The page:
By Rasheed Abu Bakar
Manchester United hobbled past Southampton and over the finish line to restore a seven-point lead over closest rivals Manchester City with a 2-1 victory on Thursday morning.
If you want an example of how to win ugly, this was it. While there were pockets of good play in the first half, United were mostly second best throughout the game (to be brutally honest, I thought they were awful in the second half).
Southampton got off to a dream start after Michael Carrick and David de Gea combined to give Jay Rodriguez the easiest of tap-ins. As predicted, that woke United up and within five minutes, Shinji Kagawa’s through ball found Wayne Rooney who slotted home pass Saints ‘keeper Artur Boruc. Rooney later put United in the lead with a simple close range effort after Patrice Evra rose highest from a Robin van Persie freekick.
Theater of Nerves
After Rooney put United in the lead, I expected Alex Ferguson’s men to go all out and increase their goal difference - before this game, the Saints had leaked a total of 28 goals on their travels.
Unfortunately for United, under the new stewardship of the highly-rated Mauricio Pochettino, Southampton took the game to the home side and dictated play in their favor; they were winning 50-50 tackles and showed more desire.
Boruc had little to do and United registered their first effort on goal in the second half only in the 70th minute. The so-called Theater of Dreams looked like the Theater of Nerves. Apart from the brilliant save from Van Persie’s header and his timely charge to foil Rooney, United’s frontmen barely troubled the Polish ‘keeper.
Whether it was astute play by Southampton or the frail United midfield, the men in red had very little spark in their play and looked as though they ran out of ideas moving forward.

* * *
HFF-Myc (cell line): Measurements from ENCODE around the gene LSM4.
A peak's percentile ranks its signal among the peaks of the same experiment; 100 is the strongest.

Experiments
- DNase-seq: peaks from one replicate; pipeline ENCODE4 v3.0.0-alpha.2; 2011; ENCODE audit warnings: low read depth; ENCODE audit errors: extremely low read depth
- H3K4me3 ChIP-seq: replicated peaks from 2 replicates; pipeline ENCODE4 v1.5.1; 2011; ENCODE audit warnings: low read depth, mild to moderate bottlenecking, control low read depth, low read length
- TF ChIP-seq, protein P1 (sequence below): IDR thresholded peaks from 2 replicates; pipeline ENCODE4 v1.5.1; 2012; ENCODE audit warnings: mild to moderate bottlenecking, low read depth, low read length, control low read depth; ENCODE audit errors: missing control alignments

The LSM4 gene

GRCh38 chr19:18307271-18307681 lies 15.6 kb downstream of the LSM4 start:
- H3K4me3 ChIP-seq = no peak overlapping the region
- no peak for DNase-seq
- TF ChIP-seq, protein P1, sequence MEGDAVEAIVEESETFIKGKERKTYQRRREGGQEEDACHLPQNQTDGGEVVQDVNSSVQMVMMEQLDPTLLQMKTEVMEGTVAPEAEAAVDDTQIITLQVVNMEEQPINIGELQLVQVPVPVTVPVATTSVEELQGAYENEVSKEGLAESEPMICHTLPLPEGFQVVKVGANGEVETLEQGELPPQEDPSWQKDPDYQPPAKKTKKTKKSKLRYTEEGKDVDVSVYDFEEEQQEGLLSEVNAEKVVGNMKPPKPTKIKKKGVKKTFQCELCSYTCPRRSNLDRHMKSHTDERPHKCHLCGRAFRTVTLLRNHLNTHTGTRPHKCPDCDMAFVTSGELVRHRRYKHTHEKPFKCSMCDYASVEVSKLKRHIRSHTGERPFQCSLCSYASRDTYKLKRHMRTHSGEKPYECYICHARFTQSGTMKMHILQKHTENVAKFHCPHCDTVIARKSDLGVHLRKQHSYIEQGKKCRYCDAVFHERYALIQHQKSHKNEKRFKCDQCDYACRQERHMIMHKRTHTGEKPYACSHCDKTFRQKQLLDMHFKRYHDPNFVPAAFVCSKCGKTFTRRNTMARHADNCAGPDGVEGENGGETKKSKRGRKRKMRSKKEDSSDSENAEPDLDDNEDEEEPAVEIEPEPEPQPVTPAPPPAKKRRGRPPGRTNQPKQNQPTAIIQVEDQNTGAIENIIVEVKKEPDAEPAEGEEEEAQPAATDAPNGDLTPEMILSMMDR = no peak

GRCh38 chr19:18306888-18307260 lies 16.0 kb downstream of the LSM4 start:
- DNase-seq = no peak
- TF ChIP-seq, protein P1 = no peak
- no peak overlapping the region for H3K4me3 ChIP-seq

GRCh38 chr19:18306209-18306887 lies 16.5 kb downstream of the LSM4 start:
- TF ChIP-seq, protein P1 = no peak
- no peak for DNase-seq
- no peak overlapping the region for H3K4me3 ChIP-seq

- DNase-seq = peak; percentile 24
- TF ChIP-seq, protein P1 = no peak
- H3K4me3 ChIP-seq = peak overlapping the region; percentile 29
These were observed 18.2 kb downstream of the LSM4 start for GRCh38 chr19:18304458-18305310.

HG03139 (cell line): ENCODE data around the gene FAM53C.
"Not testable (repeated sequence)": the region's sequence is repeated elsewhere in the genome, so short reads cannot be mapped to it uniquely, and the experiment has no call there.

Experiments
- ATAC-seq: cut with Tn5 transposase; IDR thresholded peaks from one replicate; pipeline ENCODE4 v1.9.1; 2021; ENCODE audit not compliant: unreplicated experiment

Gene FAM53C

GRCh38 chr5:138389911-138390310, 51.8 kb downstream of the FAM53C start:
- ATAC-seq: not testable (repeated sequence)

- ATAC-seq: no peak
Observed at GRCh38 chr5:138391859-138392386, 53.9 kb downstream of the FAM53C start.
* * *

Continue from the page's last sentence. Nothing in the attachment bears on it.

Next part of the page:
Starting on the left wing, Shinji Kagawa looked most threatening in the first half and the Japanese midfielder is slowly showing signs of the talent he possesses. His quick feet will be an asset, as his physique usually lets him down against the more beefed up-midfielders in the league. He could have extended United’s lead, but saw his shot hit the upright.
While he has made it clear he prefers to play behind the main striker, the nippy attacking midfielder looked impressive when deployed on the wing. We saw more of him running at defenders and he looked more confident with the passing around the box.
Old Trafford pitch
In his post -match interview, Ferguson spoke about the field and how dry it was in the second half. It has been a common sight to see sprinklers watering the pitch before games at Old Trafford but on Wednesday night, brown patches without grass were still evident. As the game wore on, the dry pitch became a problem to United’s passing game as the players had to take an extra touch before passes, thus allowing Southampton to close them down quicker.
Interestingly enough, could this pose a problem for United in the remaining seven home games of the season? Old Trafford has always been a litmus test for opposition teams in the league. The 75,000-plus capacity stadium is one of the largest and most daunting in Europe and coming away with a point or three is usually considered a huge achievement for the opposition.
United’s home record is admirable and one of the best in Europe but if the pitch is going to restrict the passing game that Ferguson preaches, who knows; United might just fall short. Chelsea and Manchester City are due in May and April respectively along with Everton, Norwich, Swansea, Aston Villa and Reading.
There will be more twists and turns in the lead-up to the title for sure, but I can only hope that when United stutters, City and Chelsea do the same.